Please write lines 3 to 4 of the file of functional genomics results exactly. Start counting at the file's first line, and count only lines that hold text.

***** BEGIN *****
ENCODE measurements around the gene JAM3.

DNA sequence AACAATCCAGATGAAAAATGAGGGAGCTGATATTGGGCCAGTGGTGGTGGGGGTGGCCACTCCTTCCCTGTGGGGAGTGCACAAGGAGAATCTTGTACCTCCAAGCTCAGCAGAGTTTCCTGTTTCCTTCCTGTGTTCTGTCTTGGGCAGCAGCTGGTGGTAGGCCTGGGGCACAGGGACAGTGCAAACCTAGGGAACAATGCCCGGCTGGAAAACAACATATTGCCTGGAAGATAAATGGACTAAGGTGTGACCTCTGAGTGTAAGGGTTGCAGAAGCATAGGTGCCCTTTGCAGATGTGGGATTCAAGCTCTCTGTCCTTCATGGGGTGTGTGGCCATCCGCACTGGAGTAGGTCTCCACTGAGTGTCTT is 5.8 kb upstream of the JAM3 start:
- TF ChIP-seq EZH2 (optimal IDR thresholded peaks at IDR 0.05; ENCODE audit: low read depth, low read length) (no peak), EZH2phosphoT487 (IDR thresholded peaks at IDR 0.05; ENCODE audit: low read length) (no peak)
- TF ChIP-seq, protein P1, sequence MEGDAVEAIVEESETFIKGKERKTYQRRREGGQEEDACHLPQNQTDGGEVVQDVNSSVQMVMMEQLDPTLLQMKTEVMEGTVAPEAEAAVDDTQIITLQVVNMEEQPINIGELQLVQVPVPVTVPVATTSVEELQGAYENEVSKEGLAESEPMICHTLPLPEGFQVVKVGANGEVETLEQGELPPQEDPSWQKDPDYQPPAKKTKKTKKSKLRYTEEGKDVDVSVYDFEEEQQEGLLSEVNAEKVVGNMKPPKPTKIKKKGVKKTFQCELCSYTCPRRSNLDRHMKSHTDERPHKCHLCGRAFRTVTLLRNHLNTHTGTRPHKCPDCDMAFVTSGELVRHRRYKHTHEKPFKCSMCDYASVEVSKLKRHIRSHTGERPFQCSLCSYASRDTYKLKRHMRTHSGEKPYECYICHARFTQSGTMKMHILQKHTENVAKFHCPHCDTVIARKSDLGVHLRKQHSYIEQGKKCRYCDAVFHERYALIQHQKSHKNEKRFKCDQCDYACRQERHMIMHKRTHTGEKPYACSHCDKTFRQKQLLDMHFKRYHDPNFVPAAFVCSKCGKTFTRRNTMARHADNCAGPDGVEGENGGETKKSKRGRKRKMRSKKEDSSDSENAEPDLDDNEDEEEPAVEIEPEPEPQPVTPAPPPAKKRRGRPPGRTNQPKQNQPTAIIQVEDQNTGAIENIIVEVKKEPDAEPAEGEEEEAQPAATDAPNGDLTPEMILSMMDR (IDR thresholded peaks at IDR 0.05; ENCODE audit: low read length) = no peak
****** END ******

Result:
- TF ChIP-seq EZH2 (optimal IDR thresholded peaks at IDR 0.05; ENCODE audit: low read depth, low read length) (no peak), EZH2phosphoT487 (IDR thresholded peaks at IDR 0.05; ENCODE audit: low read length) (no peak)
- TF ChIP-seq, protein P1, sequence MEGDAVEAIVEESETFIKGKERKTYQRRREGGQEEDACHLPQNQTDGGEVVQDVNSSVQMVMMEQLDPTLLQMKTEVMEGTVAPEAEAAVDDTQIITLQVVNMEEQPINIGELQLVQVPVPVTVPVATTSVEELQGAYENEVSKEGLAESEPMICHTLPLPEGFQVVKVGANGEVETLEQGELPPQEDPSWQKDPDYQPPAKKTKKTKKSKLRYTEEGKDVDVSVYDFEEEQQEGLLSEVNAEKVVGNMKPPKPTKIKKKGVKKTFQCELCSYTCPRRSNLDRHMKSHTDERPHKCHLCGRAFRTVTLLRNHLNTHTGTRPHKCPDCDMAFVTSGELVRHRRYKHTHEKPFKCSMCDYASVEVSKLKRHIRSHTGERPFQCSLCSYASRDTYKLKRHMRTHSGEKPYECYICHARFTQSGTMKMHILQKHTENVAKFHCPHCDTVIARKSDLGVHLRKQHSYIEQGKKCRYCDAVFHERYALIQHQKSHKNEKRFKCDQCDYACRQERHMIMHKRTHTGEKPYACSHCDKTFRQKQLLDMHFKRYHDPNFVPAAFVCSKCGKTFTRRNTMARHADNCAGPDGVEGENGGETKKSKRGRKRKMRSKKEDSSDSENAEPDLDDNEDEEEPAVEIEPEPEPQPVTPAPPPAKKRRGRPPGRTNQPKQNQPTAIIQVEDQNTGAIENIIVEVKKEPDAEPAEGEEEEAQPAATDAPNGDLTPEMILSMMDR (IDR thresholded peaks at IDR 0.05; ENCODE audit: low read length) = no peak